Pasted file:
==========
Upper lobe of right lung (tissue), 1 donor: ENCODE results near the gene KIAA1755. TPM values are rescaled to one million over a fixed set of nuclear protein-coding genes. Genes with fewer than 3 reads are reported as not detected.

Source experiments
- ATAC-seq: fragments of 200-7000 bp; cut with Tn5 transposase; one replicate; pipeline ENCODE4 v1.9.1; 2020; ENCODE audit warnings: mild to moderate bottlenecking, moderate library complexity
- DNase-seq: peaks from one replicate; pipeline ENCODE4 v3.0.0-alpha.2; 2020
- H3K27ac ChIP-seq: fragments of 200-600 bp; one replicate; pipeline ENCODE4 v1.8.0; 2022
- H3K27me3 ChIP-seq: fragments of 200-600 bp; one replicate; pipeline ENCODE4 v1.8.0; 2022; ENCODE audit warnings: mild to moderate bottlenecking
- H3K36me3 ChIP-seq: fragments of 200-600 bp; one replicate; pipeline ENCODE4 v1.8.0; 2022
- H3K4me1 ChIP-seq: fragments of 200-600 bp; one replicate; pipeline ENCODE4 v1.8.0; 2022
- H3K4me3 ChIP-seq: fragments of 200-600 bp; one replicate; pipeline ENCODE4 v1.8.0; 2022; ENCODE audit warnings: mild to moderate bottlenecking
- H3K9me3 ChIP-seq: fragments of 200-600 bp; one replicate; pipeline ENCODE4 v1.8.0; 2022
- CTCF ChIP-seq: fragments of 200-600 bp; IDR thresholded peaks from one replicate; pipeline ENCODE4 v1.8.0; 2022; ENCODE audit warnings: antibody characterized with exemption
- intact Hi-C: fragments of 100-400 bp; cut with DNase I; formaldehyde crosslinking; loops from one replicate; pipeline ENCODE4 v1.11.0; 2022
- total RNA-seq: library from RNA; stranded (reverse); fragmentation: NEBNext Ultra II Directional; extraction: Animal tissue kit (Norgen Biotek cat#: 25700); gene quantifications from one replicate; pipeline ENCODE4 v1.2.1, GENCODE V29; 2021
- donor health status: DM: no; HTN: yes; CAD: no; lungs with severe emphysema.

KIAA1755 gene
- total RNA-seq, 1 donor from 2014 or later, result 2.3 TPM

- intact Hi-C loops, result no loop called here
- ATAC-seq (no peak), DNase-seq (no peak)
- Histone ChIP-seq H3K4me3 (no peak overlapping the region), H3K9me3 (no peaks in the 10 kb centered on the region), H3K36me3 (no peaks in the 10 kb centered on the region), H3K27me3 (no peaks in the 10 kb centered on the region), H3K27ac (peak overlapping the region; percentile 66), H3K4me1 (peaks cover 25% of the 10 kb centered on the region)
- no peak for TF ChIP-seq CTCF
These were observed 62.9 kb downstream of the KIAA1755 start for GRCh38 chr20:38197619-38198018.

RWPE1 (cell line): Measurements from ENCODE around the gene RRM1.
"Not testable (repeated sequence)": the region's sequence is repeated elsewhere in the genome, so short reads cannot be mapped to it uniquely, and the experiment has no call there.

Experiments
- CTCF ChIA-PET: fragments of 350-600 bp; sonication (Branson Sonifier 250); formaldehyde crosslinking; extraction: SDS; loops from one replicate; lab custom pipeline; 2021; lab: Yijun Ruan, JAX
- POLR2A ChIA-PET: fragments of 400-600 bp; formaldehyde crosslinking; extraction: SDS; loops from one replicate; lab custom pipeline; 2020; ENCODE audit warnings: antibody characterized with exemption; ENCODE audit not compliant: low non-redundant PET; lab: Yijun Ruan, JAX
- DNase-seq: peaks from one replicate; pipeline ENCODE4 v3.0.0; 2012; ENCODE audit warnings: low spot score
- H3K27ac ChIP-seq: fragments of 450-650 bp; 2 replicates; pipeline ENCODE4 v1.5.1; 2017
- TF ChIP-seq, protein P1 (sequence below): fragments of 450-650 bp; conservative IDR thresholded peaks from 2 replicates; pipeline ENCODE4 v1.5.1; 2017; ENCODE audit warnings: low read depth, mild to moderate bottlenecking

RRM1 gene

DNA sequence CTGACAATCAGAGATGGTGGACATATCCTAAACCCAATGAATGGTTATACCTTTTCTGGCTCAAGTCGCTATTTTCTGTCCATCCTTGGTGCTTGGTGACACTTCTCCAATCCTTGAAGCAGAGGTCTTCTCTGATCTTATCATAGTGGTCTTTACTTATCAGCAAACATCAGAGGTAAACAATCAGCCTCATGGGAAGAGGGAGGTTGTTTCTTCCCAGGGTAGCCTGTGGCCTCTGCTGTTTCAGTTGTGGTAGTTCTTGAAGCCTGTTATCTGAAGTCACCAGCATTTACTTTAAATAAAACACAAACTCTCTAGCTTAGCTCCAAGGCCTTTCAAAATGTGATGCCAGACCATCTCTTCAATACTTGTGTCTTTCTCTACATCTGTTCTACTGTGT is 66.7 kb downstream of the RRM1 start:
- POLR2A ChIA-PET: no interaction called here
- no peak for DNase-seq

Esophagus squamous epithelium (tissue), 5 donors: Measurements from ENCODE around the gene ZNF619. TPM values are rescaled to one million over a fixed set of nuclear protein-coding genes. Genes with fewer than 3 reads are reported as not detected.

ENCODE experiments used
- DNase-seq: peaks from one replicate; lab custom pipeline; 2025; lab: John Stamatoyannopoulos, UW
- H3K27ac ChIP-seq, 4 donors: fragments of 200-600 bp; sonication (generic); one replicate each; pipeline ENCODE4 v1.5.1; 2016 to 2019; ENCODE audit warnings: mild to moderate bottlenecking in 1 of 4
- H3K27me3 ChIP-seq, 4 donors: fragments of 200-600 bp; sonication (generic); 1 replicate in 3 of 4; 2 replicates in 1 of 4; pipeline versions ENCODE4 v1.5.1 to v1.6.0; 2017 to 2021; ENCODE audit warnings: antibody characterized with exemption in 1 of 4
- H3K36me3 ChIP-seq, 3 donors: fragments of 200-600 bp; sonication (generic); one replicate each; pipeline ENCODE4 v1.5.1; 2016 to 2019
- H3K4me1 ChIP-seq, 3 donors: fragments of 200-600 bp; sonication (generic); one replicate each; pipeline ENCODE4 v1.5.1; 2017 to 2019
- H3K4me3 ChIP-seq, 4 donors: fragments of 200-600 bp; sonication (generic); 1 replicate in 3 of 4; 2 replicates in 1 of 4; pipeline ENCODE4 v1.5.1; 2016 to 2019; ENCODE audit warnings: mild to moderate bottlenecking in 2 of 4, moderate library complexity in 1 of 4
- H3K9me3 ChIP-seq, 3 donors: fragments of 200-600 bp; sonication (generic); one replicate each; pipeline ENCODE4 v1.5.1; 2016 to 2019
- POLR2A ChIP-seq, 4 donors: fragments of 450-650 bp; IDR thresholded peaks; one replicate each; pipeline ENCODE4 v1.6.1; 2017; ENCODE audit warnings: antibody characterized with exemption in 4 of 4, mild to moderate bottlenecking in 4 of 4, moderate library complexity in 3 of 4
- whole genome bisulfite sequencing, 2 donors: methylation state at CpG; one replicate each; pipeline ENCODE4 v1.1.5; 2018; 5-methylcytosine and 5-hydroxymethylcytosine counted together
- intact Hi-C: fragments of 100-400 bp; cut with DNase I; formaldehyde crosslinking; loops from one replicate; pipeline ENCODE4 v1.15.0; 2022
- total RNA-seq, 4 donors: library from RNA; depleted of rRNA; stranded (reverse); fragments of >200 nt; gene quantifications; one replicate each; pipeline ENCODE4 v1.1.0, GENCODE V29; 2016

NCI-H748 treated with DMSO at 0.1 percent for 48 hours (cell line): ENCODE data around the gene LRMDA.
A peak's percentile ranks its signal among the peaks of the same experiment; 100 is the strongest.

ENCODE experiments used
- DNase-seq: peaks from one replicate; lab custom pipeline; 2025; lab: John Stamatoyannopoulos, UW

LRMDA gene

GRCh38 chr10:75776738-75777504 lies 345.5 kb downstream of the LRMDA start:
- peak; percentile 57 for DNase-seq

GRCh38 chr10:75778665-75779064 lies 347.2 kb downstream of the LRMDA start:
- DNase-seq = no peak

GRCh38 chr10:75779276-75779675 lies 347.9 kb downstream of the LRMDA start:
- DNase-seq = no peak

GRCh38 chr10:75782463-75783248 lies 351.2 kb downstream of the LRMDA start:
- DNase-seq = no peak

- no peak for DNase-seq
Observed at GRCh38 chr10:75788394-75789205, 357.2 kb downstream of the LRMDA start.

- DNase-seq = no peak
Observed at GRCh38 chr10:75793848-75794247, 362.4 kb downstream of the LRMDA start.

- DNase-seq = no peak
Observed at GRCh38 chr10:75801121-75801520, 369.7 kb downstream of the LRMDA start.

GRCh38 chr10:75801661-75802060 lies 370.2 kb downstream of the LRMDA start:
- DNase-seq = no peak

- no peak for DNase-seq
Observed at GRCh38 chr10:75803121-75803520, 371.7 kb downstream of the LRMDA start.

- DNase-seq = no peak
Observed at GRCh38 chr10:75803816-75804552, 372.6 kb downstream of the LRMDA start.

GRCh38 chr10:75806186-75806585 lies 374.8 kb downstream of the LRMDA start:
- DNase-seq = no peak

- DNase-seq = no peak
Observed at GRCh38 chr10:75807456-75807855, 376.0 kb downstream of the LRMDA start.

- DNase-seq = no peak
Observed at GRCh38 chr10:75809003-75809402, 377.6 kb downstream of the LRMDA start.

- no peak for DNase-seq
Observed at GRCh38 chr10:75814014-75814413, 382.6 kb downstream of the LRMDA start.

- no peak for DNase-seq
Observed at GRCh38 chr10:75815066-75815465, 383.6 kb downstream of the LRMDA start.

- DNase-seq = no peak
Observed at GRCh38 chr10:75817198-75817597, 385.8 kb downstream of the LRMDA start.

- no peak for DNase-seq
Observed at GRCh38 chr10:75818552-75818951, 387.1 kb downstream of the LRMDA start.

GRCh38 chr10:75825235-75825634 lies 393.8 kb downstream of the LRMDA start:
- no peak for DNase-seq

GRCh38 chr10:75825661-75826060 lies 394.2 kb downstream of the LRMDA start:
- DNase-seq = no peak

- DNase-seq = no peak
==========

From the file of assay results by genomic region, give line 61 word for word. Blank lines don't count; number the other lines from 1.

Observed at GRCh38 chr10:75788394-75789205, 357.2 kb downstream of the LRMDA start.